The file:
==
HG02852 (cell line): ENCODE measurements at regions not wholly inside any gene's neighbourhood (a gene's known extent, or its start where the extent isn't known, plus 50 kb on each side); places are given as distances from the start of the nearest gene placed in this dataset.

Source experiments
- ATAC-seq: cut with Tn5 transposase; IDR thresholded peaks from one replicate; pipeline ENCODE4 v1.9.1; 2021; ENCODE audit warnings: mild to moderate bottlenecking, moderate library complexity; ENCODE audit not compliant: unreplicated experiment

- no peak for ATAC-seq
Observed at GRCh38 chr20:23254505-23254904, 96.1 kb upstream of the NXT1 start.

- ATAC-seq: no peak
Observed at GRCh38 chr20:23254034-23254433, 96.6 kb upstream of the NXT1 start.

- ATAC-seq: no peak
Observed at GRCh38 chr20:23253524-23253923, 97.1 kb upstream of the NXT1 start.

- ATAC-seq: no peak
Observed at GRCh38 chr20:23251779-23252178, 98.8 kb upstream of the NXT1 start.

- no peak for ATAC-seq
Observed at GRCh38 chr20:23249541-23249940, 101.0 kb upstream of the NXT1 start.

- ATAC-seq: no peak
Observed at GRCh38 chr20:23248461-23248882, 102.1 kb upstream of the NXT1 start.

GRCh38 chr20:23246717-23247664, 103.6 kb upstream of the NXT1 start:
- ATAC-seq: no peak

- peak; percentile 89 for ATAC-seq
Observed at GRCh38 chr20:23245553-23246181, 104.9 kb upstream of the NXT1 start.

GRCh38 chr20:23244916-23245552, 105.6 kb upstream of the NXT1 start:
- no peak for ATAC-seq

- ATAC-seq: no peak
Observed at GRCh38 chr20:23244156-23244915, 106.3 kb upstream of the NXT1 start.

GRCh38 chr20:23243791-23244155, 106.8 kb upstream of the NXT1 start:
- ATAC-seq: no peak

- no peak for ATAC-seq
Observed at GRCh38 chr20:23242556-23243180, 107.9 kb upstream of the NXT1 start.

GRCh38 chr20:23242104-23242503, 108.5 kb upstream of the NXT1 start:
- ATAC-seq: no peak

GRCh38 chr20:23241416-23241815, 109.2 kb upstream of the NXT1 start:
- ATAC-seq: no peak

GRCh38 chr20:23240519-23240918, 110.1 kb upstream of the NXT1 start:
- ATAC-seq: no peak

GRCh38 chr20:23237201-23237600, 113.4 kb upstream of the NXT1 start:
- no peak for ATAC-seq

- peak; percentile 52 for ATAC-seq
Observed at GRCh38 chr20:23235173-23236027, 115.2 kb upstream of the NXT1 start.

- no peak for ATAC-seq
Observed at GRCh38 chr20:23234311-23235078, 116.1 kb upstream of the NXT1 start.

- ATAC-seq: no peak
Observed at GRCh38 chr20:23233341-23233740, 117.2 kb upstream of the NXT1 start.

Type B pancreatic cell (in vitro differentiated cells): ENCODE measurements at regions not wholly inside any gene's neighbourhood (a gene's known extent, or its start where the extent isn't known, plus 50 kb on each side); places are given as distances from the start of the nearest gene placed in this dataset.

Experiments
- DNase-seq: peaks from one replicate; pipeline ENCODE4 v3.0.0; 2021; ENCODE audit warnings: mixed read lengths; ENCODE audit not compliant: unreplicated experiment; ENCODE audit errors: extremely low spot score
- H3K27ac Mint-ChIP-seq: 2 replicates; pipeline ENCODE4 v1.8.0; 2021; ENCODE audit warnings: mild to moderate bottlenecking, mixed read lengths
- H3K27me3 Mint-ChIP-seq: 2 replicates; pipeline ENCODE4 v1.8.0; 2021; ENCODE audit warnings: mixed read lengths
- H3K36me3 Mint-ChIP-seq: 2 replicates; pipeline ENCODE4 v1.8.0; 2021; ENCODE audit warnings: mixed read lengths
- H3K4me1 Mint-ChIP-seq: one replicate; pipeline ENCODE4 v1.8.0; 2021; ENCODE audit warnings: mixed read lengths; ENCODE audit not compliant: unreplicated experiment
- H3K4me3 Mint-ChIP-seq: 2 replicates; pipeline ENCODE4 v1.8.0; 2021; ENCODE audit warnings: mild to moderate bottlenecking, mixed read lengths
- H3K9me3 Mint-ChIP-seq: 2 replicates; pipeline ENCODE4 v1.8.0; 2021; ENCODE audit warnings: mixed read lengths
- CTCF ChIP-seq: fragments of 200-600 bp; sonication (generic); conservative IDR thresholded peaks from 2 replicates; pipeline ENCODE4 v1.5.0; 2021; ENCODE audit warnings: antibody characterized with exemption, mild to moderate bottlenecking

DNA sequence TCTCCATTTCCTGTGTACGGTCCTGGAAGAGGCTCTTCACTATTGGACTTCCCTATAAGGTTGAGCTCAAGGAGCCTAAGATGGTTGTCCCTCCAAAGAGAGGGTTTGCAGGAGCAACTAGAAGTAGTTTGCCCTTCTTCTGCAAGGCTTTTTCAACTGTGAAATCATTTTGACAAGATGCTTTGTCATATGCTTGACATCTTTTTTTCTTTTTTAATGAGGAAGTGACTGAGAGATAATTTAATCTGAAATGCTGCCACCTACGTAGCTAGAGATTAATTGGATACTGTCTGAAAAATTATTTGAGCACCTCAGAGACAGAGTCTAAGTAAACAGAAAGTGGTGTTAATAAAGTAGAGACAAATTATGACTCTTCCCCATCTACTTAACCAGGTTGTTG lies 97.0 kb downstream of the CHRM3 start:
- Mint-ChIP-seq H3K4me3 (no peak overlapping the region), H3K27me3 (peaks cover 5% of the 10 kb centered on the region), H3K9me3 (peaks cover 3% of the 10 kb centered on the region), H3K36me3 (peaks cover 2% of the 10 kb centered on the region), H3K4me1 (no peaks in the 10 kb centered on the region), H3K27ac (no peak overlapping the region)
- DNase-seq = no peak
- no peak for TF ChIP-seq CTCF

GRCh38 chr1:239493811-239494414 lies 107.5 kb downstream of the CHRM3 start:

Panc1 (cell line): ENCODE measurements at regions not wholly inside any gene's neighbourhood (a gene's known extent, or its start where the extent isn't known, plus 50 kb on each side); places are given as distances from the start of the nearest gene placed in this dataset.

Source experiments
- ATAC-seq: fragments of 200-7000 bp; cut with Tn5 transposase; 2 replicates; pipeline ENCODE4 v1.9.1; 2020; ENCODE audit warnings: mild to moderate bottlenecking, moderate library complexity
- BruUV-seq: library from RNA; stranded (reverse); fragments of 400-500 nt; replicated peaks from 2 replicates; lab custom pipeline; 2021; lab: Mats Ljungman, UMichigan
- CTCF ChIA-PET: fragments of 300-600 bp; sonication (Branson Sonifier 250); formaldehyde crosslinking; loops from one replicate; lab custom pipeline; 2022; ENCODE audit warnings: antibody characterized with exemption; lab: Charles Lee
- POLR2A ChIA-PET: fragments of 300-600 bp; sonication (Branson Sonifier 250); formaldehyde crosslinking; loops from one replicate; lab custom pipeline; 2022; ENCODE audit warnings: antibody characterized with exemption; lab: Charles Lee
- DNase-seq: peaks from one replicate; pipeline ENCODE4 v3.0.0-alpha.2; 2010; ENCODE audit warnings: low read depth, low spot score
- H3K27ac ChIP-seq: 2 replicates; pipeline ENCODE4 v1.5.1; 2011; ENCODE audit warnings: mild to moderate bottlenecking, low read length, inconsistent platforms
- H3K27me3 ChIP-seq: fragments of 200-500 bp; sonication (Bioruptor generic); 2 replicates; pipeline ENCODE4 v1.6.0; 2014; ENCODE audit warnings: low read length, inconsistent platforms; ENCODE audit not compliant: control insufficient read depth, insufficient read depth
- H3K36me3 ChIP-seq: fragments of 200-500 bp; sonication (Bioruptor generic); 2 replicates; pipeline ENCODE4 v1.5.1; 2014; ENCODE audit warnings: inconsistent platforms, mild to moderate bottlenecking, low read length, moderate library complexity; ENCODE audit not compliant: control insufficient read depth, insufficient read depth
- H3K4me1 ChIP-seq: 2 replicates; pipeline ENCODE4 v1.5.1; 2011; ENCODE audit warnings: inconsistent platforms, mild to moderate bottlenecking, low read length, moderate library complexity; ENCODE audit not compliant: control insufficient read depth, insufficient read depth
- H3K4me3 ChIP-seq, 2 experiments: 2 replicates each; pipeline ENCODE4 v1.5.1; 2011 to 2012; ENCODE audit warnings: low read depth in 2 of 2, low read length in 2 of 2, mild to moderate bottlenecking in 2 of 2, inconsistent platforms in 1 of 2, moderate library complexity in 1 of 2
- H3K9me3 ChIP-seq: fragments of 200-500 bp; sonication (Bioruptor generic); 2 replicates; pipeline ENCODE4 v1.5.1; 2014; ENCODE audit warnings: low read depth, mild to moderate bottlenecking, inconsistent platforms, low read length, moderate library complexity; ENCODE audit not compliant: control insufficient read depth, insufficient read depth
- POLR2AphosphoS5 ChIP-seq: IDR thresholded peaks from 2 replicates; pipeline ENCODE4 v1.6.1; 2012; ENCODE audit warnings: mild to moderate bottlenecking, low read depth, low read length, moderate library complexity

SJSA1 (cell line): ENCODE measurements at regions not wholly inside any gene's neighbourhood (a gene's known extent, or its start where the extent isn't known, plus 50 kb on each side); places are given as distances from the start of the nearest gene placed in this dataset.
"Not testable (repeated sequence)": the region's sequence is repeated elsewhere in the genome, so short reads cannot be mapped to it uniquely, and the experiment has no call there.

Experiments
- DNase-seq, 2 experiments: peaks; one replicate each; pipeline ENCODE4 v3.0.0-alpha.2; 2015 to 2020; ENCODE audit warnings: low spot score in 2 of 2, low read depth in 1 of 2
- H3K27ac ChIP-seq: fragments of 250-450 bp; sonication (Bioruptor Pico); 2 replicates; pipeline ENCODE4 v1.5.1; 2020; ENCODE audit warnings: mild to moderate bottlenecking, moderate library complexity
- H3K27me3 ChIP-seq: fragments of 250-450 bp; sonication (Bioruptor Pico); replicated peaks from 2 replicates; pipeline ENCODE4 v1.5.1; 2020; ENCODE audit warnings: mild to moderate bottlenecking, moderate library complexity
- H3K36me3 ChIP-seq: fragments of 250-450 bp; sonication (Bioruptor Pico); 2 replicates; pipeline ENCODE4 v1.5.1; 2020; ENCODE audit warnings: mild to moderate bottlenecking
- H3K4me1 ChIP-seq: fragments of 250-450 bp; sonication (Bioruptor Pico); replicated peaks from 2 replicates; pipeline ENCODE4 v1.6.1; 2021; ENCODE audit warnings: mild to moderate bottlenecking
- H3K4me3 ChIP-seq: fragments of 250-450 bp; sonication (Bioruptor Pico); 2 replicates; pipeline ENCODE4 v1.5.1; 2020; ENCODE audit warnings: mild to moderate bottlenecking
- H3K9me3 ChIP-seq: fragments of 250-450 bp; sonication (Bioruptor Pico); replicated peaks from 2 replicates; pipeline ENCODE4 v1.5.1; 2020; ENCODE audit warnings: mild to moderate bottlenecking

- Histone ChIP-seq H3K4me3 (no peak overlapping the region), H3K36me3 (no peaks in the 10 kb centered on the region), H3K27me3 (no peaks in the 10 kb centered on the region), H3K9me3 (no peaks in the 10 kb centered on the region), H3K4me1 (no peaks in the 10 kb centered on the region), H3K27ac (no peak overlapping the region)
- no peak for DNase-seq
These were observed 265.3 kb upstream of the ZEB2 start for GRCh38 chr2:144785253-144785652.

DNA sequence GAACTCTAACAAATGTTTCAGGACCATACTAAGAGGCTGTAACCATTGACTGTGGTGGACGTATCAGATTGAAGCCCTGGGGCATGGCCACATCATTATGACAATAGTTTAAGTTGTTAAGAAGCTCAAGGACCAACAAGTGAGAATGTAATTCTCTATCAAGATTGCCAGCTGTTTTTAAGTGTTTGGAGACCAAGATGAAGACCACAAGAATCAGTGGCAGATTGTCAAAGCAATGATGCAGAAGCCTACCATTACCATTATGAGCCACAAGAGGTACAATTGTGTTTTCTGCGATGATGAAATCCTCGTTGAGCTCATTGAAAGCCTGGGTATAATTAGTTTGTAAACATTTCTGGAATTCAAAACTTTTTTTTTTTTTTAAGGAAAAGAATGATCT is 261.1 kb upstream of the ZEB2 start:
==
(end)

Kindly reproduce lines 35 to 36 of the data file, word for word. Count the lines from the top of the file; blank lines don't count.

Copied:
- no peak for ATAC-seq

- peak; percentile 52 for ATAC-seq